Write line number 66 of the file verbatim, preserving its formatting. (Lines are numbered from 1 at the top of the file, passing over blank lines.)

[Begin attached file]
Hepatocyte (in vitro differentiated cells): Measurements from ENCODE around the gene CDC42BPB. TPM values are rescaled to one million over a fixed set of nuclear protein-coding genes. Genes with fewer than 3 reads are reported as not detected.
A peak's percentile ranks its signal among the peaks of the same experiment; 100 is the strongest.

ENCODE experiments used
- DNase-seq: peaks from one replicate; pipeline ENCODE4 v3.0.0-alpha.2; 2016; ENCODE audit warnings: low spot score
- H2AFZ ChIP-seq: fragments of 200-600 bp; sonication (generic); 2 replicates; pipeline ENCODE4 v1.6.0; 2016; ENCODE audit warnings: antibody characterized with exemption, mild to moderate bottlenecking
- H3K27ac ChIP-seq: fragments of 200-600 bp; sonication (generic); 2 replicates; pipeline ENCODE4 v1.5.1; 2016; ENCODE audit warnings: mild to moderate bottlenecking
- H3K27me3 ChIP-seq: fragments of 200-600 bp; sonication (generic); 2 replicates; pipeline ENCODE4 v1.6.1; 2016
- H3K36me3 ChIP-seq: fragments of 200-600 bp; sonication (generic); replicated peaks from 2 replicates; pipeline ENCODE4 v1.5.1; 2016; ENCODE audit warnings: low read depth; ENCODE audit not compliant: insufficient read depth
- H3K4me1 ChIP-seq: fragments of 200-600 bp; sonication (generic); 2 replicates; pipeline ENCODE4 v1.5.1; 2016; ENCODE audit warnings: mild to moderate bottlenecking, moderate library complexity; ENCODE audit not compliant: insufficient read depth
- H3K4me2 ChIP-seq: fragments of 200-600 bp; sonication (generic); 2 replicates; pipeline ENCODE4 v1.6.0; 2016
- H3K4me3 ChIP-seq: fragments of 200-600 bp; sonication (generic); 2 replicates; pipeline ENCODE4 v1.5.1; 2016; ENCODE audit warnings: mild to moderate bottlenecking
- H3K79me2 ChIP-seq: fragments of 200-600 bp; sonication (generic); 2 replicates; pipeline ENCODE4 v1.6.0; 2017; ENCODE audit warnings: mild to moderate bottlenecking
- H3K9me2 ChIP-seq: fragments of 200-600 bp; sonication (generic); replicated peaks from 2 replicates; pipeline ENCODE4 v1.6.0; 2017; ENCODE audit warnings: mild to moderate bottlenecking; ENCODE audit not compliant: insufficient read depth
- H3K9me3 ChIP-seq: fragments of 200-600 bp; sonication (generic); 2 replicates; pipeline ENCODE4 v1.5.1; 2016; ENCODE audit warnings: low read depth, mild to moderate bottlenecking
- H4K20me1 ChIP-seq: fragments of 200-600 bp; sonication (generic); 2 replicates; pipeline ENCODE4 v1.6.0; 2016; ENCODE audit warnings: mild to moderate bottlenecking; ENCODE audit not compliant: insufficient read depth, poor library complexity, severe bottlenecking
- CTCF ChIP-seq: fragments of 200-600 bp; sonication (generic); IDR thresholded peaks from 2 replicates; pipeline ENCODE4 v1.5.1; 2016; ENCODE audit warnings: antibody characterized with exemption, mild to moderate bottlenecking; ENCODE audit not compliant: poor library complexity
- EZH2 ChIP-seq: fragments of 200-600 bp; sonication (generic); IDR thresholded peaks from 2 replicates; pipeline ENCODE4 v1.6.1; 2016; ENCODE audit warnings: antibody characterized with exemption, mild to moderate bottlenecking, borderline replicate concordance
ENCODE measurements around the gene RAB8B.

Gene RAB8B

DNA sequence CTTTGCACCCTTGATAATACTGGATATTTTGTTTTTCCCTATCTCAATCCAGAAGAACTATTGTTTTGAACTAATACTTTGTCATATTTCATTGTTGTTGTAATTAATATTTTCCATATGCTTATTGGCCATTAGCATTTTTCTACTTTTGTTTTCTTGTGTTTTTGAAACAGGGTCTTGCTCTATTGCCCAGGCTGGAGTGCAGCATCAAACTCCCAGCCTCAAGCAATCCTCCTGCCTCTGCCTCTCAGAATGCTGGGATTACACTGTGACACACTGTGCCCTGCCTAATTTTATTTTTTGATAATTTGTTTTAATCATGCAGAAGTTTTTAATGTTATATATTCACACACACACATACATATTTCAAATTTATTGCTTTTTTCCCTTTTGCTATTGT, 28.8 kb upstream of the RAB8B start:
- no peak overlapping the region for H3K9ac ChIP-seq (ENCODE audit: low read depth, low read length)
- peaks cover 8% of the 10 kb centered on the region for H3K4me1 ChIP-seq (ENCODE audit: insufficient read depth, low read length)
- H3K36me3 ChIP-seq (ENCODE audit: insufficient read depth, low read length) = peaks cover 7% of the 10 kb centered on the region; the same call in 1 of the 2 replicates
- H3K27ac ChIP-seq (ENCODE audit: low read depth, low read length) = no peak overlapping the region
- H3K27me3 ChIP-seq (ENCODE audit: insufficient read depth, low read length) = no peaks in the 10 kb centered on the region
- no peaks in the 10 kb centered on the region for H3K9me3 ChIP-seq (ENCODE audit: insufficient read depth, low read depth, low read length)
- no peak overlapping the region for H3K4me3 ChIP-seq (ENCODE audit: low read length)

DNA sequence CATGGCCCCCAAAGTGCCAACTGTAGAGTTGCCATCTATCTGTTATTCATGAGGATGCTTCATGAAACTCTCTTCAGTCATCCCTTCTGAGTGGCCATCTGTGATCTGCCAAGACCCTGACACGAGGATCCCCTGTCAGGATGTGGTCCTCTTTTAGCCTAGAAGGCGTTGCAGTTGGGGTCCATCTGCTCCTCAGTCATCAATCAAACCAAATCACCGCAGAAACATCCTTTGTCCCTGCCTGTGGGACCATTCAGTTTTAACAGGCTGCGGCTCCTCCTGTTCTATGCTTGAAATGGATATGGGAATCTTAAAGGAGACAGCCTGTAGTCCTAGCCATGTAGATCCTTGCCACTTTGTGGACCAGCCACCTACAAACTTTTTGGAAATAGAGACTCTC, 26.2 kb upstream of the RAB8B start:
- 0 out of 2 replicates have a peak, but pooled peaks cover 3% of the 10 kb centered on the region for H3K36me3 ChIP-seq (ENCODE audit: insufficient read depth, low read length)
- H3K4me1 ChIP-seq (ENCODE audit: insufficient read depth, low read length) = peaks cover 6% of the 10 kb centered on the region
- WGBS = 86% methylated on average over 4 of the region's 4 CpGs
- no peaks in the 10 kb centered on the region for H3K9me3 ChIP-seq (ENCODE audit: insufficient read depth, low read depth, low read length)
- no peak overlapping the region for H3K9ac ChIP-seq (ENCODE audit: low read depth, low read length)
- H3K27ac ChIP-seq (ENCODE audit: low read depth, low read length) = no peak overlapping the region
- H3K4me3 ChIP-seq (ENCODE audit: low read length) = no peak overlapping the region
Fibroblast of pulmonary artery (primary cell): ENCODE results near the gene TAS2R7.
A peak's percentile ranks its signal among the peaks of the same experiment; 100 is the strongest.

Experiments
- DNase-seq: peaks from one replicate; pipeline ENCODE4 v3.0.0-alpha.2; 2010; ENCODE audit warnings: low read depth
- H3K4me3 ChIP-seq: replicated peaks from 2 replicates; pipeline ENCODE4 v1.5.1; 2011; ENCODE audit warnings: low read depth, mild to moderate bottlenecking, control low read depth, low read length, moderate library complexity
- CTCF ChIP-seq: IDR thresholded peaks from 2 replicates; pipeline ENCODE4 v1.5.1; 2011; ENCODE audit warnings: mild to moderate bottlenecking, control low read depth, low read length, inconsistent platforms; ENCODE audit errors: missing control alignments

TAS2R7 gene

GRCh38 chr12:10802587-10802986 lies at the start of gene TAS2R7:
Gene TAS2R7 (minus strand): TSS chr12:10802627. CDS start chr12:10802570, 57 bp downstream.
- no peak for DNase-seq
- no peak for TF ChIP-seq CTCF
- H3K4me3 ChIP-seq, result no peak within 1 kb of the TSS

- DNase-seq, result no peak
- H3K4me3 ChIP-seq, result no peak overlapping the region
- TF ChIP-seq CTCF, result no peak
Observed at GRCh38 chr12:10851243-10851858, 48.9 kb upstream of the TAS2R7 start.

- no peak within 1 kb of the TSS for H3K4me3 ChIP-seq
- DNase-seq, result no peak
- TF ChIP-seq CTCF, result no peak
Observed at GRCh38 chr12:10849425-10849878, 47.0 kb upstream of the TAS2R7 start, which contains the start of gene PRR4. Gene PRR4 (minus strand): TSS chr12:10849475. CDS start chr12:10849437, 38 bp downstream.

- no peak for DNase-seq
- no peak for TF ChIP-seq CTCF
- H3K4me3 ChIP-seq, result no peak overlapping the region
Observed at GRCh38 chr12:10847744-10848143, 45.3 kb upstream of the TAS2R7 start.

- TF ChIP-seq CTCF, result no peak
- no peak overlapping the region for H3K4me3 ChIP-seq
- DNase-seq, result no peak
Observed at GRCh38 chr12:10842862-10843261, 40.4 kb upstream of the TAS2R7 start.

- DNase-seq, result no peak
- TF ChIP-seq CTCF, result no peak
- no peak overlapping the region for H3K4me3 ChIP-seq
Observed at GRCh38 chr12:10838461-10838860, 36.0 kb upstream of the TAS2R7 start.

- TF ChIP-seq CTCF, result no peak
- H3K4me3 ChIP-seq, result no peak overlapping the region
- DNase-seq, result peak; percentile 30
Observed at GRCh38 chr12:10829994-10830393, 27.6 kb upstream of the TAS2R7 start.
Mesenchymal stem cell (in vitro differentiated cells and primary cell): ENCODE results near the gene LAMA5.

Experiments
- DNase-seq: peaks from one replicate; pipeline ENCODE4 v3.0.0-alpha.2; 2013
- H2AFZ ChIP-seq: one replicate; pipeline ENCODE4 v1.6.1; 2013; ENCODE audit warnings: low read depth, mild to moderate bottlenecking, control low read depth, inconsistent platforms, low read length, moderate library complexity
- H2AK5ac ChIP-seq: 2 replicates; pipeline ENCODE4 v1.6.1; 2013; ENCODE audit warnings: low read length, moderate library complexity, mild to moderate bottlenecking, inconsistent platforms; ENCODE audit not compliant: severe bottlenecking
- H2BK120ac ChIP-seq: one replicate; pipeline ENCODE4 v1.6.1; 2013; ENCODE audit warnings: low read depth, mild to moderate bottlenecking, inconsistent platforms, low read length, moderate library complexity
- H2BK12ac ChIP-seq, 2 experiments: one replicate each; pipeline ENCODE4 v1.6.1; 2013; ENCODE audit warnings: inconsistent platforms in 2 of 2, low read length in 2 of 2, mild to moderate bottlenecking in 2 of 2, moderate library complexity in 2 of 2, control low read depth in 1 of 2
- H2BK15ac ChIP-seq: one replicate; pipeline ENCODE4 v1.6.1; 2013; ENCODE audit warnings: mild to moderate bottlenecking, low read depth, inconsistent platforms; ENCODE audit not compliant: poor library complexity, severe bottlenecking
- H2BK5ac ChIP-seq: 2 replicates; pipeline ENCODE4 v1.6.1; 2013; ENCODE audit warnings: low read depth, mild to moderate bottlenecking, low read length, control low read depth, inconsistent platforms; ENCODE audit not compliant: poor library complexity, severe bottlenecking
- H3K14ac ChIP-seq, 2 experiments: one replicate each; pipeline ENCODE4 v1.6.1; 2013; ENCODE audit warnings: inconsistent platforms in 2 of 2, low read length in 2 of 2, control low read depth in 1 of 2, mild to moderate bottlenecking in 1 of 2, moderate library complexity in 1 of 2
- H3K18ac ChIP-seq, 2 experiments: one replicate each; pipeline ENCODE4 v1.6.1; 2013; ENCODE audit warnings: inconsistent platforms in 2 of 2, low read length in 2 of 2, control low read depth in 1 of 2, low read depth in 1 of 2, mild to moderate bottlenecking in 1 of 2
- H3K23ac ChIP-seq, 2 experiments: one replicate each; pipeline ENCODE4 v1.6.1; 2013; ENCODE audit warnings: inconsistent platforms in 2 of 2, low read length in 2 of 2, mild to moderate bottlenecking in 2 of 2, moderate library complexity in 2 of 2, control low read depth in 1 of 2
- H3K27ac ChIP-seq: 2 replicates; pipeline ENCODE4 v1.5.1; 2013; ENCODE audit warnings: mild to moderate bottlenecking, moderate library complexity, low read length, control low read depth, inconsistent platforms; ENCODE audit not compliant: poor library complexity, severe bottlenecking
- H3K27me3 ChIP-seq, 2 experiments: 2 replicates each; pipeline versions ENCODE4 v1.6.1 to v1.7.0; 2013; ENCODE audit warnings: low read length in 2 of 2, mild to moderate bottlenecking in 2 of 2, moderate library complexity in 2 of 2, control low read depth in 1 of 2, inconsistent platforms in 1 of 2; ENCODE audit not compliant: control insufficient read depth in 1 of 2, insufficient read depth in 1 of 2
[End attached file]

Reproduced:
- no peak overlapping the region for H3K4me3 ChIP-seq